State estimation of cooperative satellites for on-orbit assembly and servicing of spacecraft
Author(s)Sanchez, William D. (William David)
Massachusetts Institute of Technology. Department of Aeronautics and Astronautics.
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The development of robust and routine execution of autonomous space-based proximity operations is a critical need for the future of space exploration and space-based business enterprise. One application of this host of activities, which includes rendezvous, capture, and docking, is on-orbit assembly and servicing of spacecraft. It is believed that the maturation of this technology could usher in a new era of space technology featuring modular construction of large spacecraft or habitats for exploration and tourism, assembly of large-aperture space telescopes unconstrained by launch vehicle size, and reconfigurable structures for mission adaptability. Furthermore, this technology could extend to capture and repair high asset spacecraft by replacing modular components, all without the need to risk human lives. This thesis seeks to contribute to the development of this technology by focusing on one of its most critical aspects: robust state estimation between the autonomous agents. Several estimation frameworks exist that can be applied. However, two state estimators were specifically chosen, implemented, verified, and validated for reasons discussed in the text. First, a practical method of implementation of an Unscented Kalman Filter for two active, cooperative, autonomously docking satellites that overcomes latency issues from low frequency vision-based relative-pose measurements is presented. Second, a factor graph based incremental smoothing estimator for the same application is implemented, which can be shown to provide robustness to several failures characteristic of the filtering framework. A detailed analysis enumerating the strengths and weaknesses of the two frameworks is provided, as well as the verification and validation of the two estimators via the SPHERES testbed from both a 3-DOF planar air bearing facility and the playback of data sets collected from the International Space Station 6-DOF test environment.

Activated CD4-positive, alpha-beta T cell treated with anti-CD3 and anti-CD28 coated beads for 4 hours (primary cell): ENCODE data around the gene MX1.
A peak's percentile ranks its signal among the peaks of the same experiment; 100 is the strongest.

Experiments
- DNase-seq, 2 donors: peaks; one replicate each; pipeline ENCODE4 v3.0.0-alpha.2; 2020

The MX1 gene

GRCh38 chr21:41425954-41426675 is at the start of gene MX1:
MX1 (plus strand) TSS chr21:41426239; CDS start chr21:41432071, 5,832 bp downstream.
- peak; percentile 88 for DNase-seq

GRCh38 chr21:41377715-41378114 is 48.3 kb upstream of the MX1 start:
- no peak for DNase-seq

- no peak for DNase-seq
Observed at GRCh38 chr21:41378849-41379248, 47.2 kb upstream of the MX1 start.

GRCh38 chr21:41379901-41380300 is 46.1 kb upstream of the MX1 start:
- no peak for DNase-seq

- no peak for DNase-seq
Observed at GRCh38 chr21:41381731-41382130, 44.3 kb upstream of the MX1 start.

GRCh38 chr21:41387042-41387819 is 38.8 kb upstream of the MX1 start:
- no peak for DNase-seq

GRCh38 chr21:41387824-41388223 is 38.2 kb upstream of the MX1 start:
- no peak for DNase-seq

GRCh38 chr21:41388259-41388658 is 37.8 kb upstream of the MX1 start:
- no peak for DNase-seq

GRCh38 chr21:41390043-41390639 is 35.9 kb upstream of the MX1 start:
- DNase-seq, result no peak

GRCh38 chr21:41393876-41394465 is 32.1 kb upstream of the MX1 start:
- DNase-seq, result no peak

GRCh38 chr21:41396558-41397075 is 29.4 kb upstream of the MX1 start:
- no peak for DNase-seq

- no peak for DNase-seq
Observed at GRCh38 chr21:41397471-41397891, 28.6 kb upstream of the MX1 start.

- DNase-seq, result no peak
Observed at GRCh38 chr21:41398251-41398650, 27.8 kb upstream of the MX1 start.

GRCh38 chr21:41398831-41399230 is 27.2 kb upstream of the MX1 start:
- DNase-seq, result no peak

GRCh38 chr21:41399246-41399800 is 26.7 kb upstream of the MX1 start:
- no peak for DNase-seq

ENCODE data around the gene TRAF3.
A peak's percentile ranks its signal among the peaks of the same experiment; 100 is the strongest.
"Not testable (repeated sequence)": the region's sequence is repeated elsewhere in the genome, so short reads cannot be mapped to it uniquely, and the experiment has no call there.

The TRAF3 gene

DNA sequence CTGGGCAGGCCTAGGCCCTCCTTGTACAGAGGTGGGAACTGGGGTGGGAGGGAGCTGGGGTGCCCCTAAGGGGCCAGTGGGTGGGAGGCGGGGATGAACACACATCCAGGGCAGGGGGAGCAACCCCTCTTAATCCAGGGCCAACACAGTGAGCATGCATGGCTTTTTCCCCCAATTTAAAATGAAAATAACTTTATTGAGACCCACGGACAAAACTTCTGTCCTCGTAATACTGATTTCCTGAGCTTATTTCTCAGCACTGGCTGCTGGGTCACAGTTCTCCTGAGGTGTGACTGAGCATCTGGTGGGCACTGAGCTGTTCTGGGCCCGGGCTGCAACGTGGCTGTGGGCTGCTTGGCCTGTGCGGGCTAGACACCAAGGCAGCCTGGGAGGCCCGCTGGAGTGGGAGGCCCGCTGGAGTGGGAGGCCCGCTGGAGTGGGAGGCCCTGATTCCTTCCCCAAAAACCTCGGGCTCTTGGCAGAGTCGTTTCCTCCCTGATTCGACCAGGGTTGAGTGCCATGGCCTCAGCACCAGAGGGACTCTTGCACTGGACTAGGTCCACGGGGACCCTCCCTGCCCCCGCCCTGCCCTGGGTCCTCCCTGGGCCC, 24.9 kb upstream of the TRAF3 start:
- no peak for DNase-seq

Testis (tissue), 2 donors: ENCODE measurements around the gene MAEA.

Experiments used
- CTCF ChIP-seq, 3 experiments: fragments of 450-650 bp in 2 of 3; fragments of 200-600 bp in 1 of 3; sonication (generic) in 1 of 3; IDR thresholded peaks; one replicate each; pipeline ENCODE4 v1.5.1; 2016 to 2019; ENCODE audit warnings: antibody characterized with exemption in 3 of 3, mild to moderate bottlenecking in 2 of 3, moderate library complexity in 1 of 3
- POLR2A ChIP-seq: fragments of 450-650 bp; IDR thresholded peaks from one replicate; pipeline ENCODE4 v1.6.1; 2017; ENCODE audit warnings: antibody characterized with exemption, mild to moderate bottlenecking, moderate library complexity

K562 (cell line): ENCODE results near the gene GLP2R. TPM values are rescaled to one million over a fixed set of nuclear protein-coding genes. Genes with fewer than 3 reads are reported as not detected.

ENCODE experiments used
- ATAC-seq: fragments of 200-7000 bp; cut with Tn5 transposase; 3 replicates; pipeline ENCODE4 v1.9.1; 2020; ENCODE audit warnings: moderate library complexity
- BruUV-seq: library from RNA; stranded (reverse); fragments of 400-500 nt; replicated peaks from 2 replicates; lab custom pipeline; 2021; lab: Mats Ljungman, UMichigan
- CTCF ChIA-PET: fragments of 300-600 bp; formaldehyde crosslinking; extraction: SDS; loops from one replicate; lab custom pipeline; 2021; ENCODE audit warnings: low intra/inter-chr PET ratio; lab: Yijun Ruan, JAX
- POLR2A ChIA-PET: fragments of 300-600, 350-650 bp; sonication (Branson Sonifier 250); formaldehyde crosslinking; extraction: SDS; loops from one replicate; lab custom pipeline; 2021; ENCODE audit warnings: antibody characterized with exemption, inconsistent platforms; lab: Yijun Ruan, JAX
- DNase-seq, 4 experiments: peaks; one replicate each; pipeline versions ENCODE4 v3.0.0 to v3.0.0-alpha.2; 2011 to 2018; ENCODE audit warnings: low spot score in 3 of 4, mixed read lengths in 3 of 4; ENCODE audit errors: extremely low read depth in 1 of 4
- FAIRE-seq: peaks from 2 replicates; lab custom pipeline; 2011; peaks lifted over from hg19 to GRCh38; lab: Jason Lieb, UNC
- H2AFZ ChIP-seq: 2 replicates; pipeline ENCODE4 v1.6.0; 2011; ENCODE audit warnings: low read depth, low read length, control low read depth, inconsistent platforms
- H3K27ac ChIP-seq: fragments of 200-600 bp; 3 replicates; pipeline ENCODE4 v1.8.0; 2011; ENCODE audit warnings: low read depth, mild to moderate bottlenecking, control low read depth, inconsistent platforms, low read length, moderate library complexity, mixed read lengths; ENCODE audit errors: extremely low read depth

Thesis: S.M., Massachusetts Institute of Technology, Department of Aeronautics and Astronautics, 2017.This electronic version was submitted by the student author. The certified thesis is available in the Institute Archives and Special Collections.Cataloged from student-submitted PDF version of thesis.Includes bibliographical references (pages 153-157).
DepartmentMassachusetts Institute of Technology. Department of Aeronautics and Astronautics.
Massachusetts Institute of Technology
Aeronautics and Astronautics.